At Downton, Cora is getting ready for the annual village bazaar and asks Rose for help. But her niece is secretly planning to meet up with Jack Ross and begs off. Later, as Mary dresses for dinner, she tells Anna that Lord Gillingham will coming yet again for an overnight visit. Anna finally tells Mary that Green was her attacker. Mary wants to tell Gillingham about it, but Anna is still afraid that if Bates finds out, all bets are off. Mary resolves to call Gillingham and tell him not to come, and a relieved Anna tells her that she’s frightened every time Bates and Green are in the same room.
Downstairs, Molesley has another sweet interaction with Baxter. She tells him that even though “life has kicked the stuffing out of [him],” he can climb back up, because she did. Can't wait to find out about her past!! Later he brings her some coffee (that's a switcheroo) and they have the following dialogue:
Molesley: “Miss Baxter, I do know what it’s like to feel fragile. I felt fragile my whole life. You’d have realized by now that down here, we don’t care much about Mr. Barrow, which might offend you.”
Baxter: “I’m not offended.”
Molesley: “But I wish you’d give us credit for making up our own minds about you.”
Anna and Bates discuss Mary’s romantic prospects, and Bates brings up Green, wondering if Anna has “gone off him,” since she seemed to like him at first. She sidesteps the issue by saying she doesn't remember.
That night, Mary tells Anna that she couldn't reach Gillingham, and that he’s still coming. Rats! Tom pops in to Mary's boudoir to spill about Rose and Jack Ross.
|A maiden all forlorn. ("No snacking!")|
Downstairs, the repugnant Mr. Green is blathering on obnoxiously about his preference for London, when Bates offhandedly asks him where he lives. Dum dum dum dum!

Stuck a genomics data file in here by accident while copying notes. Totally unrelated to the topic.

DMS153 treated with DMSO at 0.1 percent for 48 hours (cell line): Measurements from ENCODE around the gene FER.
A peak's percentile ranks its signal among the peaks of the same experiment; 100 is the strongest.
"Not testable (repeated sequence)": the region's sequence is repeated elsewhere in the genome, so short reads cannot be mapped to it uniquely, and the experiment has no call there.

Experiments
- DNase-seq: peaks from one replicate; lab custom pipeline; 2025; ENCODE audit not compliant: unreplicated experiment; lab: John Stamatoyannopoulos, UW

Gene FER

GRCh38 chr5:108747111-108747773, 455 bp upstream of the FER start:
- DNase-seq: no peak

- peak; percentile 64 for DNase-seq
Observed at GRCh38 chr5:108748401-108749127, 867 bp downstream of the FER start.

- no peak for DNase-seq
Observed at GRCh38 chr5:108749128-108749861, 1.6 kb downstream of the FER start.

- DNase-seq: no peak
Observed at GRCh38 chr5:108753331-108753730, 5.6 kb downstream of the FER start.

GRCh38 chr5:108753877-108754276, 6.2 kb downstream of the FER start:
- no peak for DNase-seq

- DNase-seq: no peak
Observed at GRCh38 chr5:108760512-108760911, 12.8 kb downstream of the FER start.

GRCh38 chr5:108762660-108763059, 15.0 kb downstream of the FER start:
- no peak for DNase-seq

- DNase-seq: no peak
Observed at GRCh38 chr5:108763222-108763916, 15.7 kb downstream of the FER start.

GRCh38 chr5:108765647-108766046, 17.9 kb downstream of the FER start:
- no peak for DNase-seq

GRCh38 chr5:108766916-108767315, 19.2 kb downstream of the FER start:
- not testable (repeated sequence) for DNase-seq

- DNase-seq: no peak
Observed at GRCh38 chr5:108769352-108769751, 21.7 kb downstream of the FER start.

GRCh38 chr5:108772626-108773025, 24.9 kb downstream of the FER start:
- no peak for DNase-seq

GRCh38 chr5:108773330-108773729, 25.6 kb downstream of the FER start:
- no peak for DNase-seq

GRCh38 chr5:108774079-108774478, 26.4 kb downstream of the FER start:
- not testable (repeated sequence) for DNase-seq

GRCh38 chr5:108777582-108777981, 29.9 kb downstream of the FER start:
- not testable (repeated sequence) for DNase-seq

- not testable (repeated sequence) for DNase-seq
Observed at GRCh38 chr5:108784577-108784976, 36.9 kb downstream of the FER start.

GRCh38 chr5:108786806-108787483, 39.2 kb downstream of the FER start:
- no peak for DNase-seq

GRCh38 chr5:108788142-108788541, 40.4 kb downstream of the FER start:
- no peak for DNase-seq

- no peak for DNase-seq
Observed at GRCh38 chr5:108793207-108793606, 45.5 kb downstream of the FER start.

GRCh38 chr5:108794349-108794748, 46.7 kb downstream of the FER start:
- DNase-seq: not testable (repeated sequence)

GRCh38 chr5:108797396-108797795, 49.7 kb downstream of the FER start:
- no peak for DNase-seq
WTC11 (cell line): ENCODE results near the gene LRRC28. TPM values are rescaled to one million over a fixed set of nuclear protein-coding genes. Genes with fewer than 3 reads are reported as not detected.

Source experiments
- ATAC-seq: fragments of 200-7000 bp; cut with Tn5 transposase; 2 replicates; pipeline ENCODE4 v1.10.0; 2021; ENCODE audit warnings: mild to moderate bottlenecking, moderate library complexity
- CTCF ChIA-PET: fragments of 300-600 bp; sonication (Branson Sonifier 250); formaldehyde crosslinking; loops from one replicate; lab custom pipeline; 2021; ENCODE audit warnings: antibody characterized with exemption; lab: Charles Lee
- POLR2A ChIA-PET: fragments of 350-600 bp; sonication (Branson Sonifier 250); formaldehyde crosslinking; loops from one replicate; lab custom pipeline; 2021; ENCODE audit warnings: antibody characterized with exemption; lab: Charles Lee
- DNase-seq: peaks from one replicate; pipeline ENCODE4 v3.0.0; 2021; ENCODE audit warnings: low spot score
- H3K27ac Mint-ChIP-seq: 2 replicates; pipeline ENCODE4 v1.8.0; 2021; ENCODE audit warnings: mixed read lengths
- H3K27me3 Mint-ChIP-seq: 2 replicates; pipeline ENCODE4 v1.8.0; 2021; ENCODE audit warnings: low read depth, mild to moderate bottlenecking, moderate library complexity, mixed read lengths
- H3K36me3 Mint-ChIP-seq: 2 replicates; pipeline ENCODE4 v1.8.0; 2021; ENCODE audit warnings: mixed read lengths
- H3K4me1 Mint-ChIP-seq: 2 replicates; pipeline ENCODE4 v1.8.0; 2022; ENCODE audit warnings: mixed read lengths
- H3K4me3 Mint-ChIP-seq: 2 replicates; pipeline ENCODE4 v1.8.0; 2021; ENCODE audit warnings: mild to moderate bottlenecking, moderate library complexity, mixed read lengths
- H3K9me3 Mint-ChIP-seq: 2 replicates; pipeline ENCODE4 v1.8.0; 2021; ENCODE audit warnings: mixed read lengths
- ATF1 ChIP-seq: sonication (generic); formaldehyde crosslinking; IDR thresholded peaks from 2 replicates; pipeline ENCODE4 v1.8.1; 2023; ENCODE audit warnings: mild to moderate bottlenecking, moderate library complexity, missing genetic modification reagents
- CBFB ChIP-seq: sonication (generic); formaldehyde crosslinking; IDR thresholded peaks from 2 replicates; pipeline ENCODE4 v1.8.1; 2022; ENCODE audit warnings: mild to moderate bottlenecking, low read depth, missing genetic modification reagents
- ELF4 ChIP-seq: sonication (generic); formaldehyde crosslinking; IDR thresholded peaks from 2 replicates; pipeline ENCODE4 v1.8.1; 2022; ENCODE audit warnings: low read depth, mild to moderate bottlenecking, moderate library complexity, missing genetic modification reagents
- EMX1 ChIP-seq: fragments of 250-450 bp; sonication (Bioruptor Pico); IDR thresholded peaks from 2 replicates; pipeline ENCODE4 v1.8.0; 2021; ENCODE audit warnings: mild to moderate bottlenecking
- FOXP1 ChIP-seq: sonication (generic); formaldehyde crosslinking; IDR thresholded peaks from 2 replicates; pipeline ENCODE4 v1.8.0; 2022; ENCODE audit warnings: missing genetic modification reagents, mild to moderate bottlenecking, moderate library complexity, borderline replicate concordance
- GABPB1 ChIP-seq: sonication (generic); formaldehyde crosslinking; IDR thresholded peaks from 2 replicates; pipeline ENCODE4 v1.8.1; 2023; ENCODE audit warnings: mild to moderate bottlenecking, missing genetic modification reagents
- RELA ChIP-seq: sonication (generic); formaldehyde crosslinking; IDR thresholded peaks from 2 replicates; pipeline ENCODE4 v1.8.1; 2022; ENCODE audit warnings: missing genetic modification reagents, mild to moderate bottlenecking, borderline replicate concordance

Mary tries to reason with Rose about Jack, but she is having none of it and accuses Mary of being imperialist and—horror of horrors—just like Rosamund.
Rose: “I love him. And I won’t listen to any imperialist nonsense about racial purity, and how he should be horse-whipped for daring to dream.”
Mary: “Don’t you know me better than that?”
Rose: “I’m going to marry him, Mary. And I don’t care what it costs, and I won’t keep it a secret, not once I’ve told mummy. I want to see her face crumble once she finds out.”
Seriously … is she out of her ever-loving' mind??
Then Gillingham drops the long-expected (to us) bomb that he's not going to marry the Honorable Lady Moneybags.
Gillingham: “I’ve made up my mind to break off the engagement.”
Mary: “Does Mabel know?”
Gillingham: “Not yet. I haven’t been in London since, and I must tell her face-to-face.”
Mary: “Of course, you must! But I wish you’d think seriously before you do.”
Gillingham: “You mean you’re going to turn me down again.”
Mary: “I’ve told you, I’m not on the market, Tony. I’m not free. Sometimes I almost wish I were, but I’m not, and that’s all there is to it.”
Violet: “I want to know what you are doing at Downton.”